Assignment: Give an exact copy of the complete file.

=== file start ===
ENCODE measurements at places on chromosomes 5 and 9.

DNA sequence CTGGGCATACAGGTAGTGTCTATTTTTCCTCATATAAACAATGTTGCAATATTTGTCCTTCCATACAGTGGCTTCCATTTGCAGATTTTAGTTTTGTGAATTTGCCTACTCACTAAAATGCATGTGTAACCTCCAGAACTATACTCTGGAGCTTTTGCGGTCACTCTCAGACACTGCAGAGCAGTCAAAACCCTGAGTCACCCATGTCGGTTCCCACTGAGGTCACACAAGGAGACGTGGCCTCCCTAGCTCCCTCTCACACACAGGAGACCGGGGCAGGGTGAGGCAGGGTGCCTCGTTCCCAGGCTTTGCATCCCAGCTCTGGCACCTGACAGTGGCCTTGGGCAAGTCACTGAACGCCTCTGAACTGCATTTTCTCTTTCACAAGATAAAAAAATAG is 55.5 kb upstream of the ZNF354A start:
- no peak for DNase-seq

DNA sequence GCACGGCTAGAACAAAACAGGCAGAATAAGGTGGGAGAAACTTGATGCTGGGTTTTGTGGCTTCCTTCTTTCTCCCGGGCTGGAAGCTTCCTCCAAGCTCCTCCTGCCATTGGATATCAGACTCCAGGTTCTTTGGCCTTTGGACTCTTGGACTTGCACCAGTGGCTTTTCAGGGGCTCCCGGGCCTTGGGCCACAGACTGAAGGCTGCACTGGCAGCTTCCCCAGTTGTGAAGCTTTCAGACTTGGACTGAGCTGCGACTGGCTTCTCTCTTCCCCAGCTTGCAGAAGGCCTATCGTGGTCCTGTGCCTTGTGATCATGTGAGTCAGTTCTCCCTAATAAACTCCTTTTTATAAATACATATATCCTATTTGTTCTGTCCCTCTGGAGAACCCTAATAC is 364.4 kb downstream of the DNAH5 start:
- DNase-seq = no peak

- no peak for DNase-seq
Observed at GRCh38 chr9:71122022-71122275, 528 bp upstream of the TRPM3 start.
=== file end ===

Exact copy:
ENCODE measurements at places on chromosomes 5 and 9.

DNA sequence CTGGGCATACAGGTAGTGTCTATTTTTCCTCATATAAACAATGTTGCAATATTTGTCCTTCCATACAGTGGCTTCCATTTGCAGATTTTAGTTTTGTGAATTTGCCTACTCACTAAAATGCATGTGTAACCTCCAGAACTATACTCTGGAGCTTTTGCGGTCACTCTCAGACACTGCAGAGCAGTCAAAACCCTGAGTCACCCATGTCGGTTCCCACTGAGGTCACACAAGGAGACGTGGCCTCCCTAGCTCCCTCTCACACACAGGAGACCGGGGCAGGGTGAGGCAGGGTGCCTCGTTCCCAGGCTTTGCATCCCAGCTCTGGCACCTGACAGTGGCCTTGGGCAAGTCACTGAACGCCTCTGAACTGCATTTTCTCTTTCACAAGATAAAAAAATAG is 55.5 kb upstream of the ZNF354A start:
- no peak for DNase-seq

DNA sequence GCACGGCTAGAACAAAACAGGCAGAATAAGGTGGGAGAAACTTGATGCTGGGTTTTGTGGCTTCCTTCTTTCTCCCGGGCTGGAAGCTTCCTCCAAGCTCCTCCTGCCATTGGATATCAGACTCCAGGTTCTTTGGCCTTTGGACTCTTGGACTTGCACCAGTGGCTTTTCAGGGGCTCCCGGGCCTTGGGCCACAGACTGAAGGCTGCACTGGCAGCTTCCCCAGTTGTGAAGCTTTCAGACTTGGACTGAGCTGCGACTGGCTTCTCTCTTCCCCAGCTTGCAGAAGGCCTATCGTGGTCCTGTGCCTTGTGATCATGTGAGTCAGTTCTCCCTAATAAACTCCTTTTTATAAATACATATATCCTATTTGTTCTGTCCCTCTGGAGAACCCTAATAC is 364.4 kb downstream of the DNAH5 start:
- DNase-seq = no peak

- no peak for DNase-seq
Observed at GRCh38 chr9:71122022-71122275, 528 bp upstream of the TRPM3 start.